[[ This is a content summary only. Visit my website for full links, other content, and more! ]]

... Read more »

van der Mark S, Bucher K, Maurer U, Schulz E, Brem S, Buckelmüller J, Kronbichler M, Loenneker T, Klaver P, Martin E.... (2009) Children with dyslexia lack multiple specializations along the visual word-form (VWF) system. NeuroImage, 47(4), 1940-9. PMID: 19446640  

  • August 4, 2010
  • 03:00 PM


by EcoPhysioMichelle in C6-H12-O6

In case you hadn't heard, it's Shark Week, and Michelle is here to teach you a little bit of shark physiology. In the interest of full disclosure, sharks are not my forte. I am a tetrapod girl, but I know just enough about sharks to know that they have a really, really cool electrosensory system that helps them catch prey.... Read more »

Bullock, T. (1982) Electroreception. Annual Review of Neuroscience, 5(1), 121-170. DOI: 10.1146/  

Montgomery, J., Coombs, S., & Halstead, M. (1995) Biology of the mechanosensory lateral line in fishes. Reviews in Fish Biology and Fisheries, 5(4), 399-416. DOI: 10.1007/BF01103813  

  • August 4, 2010
  • 01:32 PM

Y Chromsome V: The Ampliconic Sequence Class

by Kele in Kele's Science Blog

If you recall from Y Chromosome II, the ampliconic class displays extraordinarily high sequence similarity to other sequences of the same region, has higher gene density than the X-degenerate class, and its genes are found in multiple copies and are expressed almost exclusively in the testes. The ampliconic class just doesn’t show the signs of [...]... Read more »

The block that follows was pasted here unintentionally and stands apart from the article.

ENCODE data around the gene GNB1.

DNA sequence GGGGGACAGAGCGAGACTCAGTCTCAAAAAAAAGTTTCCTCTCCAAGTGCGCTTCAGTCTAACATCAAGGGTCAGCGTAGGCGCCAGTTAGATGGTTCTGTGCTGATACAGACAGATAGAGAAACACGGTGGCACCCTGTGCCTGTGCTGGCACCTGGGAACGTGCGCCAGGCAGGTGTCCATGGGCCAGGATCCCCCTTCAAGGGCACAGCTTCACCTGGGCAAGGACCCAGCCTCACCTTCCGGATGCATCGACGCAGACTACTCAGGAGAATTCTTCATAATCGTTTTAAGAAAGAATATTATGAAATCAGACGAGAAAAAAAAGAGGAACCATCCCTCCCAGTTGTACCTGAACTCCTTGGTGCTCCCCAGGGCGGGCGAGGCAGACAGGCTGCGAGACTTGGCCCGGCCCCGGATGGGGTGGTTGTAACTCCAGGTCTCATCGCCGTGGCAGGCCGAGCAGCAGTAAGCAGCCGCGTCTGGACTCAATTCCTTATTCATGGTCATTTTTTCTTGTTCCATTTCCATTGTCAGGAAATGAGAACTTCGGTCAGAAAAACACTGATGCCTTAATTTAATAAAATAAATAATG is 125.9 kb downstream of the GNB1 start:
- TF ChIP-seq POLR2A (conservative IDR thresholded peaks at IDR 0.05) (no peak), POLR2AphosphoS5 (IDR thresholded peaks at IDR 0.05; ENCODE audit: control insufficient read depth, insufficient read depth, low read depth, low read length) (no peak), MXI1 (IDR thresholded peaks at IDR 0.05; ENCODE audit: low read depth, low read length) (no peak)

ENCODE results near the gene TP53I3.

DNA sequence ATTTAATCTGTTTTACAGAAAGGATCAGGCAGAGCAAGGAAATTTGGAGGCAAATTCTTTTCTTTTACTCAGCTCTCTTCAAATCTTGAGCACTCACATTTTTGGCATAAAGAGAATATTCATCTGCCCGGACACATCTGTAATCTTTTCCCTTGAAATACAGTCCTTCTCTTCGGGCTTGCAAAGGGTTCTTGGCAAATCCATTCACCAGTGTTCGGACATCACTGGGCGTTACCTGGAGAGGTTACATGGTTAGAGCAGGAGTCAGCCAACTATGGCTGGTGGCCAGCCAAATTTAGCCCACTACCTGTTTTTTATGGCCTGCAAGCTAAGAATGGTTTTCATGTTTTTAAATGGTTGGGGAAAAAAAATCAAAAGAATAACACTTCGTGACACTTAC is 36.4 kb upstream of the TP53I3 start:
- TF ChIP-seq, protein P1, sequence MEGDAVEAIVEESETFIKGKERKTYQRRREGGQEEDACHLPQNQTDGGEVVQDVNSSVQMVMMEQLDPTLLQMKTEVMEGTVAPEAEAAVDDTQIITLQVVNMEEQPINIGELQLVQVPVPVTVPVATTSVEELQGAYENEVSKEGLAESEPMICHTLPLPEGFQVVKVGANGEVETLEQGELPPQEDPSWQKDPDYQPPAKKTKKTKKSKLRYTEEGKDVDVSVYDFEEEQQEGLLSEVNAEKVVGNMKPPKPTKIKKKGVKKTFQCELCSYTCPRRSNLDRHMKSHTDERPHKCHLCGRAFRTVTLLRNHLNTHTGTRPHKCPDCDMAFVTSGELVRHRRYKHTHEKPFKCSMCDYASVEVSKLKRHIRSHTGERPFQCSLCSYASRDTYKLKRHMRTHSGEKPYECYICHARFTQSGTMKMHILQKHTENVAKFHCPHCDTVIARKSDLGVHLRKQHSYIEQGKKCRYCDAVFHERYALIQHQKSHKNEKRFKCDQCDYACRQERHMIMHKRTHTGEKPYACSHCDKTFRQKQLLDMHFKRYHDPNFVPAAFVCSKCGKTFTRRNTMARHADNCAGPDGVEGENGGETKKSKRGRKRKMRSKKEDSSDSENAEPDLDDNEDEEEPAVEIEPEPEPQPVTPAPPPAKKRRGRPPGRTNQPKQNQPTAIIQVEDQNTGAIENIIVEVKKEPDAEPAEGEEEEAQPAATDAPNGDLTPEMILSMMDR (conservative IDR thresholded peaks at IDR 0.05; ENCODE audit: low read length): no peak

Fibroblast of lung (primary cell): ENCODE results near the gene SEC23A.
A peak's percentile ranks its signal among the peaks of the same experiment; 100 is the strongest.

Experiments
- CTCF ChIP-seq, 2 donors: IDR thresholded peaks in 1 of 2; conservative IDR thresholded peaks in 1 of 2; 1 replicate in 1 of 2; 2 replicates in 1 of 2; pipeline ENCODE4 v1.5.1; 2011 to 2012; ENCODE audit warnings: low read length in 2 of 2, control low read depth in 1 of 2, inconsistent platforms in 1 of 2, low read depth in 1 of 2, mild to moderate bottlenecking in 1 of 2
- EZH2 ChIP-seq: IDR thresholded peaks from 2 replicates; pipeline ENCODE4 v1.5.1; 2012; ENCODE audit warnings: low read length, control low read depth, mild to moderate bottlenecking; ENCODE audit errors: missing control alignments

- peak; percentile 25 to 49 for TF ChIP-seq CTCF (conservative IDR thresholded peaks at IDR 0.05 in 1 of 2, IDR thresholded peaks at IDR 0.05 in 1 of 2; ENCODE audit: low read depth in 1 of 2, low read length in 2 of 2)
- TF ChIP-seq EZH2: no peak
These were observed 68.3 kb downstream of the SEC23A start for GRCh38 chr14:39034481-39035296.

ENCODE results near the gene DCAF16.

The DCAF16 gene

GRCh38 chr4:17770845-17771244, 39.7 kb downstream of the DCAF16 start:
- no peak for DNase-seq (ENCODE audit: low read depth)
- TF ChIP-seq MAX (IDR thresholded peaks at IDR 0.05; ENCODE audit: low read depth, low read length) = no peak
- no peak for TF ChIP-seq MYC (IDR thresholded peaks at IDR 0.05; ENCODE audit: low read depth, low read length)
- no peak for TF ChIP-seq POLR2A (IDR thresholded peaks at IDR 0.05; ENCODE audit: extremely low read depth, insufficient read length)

Skaletsky H, Kuroda-Kawaguchi T, Minx PJ, Cordum HS, Hillier L, Brown LG, Repping S, Pyntikova T, Ali J, Bieri T.... (2003) The male-specific region of the human Y chromosome is a mosaic of discrete sequence classes. Nature, 423(6942), 825-37. PMID: 12815422  

  • August 4, 2010
  • 01:30 PM

The Scientist and the Anarchist - Part I

by Eric Michael Johnson in The Primate Diaries

The latest stop in the #PDEx tour is being hosted by Jennifer Ouellette at her wonderful blog Cocktail Party Physics.If the city is an ecosystem, Huxley embodies the phrase “survival of the fittest.” Lanky and high-strung, estranged from his father at an early age, and the youngest of six children, Huxley was primed from birth to view life as a struggle. Born on May 4, 1825 above a butcher’s shop on London’s outskirts, Huxley was the son of a poor schoolteacher and a member of England’s newly emerging middle class (in culture though not in wealth). As such he was determined to separate himself from the ranks of the working poor. In the years to come he would claw his way out of obscurity and establish himself as a celebrated anatomist, President of the Royal Academy of Sciences, and evolutionary theorist widely hailed as “Darwin’s bulldog.” He would forge a path of his own and create a revolution in the way science was practiced. As his biographer, Adrian Desmond, would later put it:The young hothead scrambled to the top of his profession; indeed he made a profession of science. With him the ‘scientist’ was born.Read the rest of the post here and stay tuned for Part II next week at Skulls in the Stars.Adrian Desmond (1997). Huxley: From Devil's Disciple to Evolution's High Priest. Massachusettes: Addison-Wesley.... Read more »

Adrian Desmond. (1997) Huxley:. From Devil's Disciple to Evolution's High Priest. info:other/

join us!

Do you write about peer-reviewed research in your blog? Use to make it easy for your readers — and others from around the world — to find your serious posts about academic research.

If you don't have a blog, you can still use our site to learn about fascinating developments in cutting-edge research from around the world.

Register Now

Research Blogging is powered by SMG Technology.

To learn more, visit